3 cups shredded cheese (cheddar or a mixture of cheddar and Monterey Jack)
16-oz. macaroni
Salt, pepper (black or white), ground mustard or Texas Pete sauce can be added.  Or a combination of all.  Today, I decided to add bacon that had been cooked to crispy and then drained on paper towels.

Cook macaroni in salted, boiling water until it is al dente (for small elbows, about 9 minutes).
Drain, rinse, and set aside.
Melt butter in large pan over medium heat.  Whisk in the flour and combine well.  Cook for about a minute to remove the flour taste.  Gradually add milk and continue to whisk.  Cook until the mixture thickens into a creamy roux.  Add seasonings and whisk well.  Remove from heat.
Add 2-1/2 cups of the cheese and stir until melted and combined.
Put macaroni into a buttered baking pan.  (I cooked the bacon in the cast iron pan and left some of the drippings in for flavor, so I didn’t need to butter the pan.)  Pour cheese sauce over the macaroni and stir well.  (I added the crumbled bacon at this point, reserving some for the top.)
Top with remaining 1/2 cup of cheese. (My grandmother always topped hers with bread crumbs or crushed crackers.)
Bake in pre-heated 350˚F oven for 20-25 minutes, until cheese is bubbling.

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Bon appétit, Lynda. I have so much respect for you and the lessons you have learned and are trying to pass on to the rest of us. May you find peace and self-love. Thank you. Be courageous, mes amis. Seek help and find even just one or two friends who get it and will always be there for you. Everyone needs their own Book Club. And I think that this book is definitely worth reading, whether you are mothering an addict or not.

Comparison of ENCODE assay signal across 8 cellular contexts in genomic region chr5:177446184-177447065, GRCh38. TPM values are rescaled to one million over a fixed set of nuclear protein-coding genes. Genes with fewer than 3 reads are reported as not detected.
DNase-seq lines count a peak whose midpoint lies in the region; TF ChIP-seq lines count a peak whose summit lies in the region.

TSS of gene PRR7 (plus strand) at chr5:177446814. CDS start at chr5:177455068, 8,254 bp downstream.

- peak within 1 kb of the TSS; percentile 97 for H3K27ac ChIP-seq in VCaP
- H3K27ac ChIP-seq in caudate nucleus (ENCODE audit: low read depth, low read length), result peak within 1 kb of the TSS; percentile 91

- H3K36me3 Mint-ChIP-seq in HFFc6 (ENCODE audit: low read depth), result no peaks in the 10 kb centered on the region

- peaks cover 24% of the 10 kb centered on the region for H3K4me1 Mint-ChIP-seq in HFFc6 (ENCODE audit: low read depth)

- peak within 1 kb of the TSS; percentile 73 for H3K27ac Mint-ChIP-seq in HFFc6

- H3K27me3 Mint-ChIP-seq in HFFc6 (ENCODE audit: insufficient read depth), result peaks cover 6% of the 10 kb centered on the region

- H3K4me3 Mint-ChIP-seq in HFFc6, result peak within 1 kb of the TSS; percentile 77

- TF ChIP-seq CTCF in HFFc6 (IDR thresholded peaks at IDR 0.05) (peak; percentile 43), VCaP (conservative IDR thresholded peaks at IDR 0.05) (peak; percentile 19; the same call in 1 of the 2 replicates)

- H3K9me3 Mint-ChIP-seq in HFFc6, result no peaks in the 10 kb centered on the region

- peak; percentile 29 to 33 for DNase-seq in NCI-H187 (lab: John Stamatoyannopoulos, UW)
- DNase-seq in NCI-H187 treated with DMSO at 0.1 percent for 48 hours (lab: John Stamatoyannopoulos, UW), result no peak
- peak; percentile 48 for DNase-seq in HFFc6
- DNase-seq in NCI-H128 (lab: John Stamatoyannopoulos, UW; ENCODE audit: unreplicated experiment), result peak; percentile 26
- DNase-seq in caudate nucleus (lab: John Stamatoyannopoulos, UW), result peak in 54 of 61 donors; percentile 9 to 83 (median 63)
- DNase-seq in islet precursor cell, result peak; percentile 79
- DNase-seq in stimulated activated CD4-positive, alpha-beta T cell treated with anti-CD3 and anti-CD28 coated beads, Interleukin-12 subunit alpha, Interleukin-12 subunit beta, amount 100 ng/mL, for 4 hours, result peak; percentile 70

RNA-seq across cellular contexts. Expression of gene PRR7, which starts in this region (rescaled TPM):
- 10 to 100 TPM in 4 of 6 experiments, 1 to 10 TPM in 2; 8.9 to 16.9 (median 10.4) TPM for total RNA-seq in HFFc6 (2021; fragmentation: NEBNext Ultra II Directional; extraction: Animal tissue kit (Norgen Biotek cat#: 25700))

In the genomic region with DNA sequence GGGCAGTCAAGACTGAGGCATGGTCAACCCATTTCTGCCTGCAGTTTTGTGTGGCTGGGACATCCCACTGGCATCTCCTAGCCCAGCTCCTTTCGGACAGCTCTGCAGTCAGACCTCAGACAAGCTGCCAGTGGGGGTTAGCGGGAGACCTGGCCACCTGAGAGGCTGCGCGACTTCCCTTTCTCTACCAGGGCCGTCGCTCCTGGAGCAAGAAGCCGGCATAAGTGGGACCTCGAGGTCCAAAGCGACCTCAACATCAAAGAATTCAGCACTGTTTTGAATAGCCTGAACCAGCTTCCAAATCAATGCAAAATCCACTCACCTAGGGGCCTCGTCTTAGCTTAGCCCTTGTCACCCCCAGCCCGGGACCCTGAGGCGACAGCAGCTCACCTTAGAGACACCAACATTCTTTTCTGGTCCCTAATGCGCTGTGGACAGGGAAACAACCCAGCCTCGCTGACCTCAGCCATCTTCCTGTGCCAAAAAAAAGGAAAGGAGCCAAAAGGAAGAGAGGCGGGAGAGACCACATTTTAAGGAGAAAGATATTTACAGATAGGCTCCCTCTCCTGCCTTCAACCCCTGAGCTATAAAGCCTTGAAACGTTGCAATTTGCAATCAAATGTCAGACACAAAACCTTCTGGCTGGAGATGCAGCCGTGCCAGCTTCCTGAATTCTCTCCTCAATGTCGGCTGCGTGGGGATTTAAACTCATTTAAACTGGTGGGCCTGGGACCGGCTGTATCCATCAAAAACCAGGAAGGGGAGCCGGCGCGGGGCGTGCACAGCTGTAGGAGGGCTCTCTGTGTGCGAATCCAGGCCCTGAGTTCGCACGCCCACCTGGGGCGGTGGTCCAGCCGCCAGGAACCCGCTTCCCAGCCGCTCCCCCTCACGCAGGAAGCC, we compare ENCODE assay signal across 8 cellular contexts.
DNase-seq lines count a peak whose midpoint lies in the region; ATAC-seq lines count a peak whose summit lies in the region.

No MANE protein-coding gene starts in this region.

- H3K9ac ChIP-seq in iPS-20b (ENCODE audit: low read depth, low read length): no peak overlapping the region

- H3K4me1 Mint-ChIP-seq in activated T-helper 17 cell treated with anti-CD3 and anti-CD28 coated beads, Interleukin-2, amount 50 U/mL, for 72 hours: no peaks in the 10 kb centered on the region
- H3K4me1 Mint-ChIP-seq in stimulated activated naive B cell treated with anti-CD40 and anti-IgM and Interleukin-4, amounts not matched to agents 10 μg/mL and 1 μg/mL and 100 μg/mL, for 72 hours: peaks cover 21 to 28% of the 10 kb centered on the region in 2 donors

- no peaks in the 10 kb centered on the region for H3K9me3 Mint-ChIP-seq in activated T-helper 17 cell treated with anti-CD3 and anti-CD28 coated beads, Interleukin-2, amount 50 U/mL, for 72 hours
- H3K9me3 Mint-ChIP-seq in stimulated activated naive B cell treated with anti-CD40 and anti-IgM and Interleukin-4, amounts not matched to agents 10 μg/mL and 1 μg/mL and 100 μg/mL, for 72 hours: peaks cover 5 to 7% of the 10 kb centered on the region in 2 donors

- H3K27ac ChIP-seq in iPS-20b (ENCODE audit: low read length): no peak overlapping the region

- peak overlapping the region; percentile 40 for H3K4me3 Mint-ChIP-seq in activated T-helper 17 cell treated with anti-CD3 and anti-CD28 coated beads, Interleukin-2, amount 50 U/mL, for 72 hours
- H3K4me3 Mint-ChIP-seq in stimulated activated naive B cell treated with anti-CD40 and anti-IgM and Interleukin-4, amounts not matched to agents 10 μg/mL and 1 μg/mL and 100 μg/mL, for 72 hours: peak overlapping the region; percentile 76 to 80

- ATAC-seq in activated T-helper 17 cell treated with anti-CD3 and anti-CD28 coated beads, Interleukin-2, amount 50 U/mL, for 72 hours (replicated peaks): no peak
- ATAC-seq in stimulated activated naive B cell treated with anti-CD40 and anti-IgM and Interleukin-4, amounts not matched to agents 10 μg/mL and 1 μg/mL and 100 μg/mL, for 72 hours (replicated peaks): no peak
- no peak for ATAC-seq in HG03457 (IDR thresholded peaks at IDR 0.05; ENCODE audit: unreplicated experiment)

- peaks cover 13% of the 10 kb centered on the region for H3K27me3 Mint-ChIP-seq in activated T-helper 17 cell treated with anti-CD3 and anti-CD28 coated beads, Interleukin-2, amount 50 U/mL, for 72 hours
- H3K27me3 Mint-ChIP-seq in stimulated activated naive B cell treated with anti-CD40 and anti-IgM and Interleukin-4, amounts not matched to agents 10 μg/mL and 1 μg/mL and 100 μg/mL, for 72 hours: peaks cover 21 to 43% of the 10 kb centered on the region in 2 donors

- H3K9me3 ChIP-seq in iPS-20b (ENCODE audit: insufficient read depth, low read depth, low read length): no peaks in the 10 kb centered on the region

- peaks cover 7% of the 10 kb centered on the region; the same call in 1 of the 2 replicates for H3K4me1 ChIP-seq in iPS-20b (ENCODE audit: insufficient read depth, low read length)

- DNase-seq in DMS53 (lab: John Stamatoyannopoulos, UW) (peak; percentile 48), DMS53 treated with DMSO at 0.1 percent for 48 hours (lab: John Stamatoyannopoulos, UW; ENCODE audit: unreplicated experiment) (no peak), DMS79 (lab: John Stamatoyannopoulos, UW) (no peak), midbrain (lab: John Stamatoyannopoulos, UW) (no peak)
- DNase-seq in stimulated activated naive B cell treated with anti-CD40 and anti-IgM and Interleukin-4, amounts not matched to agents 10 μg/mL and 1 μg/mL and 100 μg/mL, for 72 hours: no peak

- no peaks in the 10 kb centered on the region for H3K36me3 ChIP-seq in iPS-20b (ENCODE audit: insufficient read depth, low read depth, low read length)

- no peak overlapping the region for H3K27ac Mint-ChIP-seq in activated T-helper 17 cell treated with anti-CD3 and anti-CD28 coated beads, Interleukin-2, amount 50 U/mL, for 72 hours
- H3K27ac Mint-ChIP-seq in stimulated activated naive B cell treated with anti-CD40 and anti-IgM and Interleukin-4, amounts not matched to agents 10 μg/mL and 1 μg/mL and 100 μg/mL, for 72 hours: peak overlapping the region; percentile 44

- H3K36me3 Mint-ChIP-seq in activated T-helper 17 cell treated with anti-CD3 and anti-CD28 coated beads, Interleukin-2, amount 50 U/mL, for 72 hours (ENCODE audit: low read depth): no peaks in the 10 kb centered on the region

Small things, great things, great love

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It is hard to believe.  September has arrived.  It came in rainy yesterday here in my little corner of North Carolina. Hurricane season. My thoughts continue to be with the people in Texas who lost family, pets, and all of their worldly belongings. Stuff is stuff and can be replaced, but some of the stuff has sentimental value and losing it can be traumatic. And it always seems that the ones who can’t afford to lose it all, often do. With no insurance or savings accounts to help replace the stuff or even enough to find a dry place to sleep. Heartbreaking circumstances. During Harvey’s devastation, I had a small personal tie to it through Son #2’s GF. I texted her daily (and confessed to being a worrier) to get updates on her family and friends in Houston.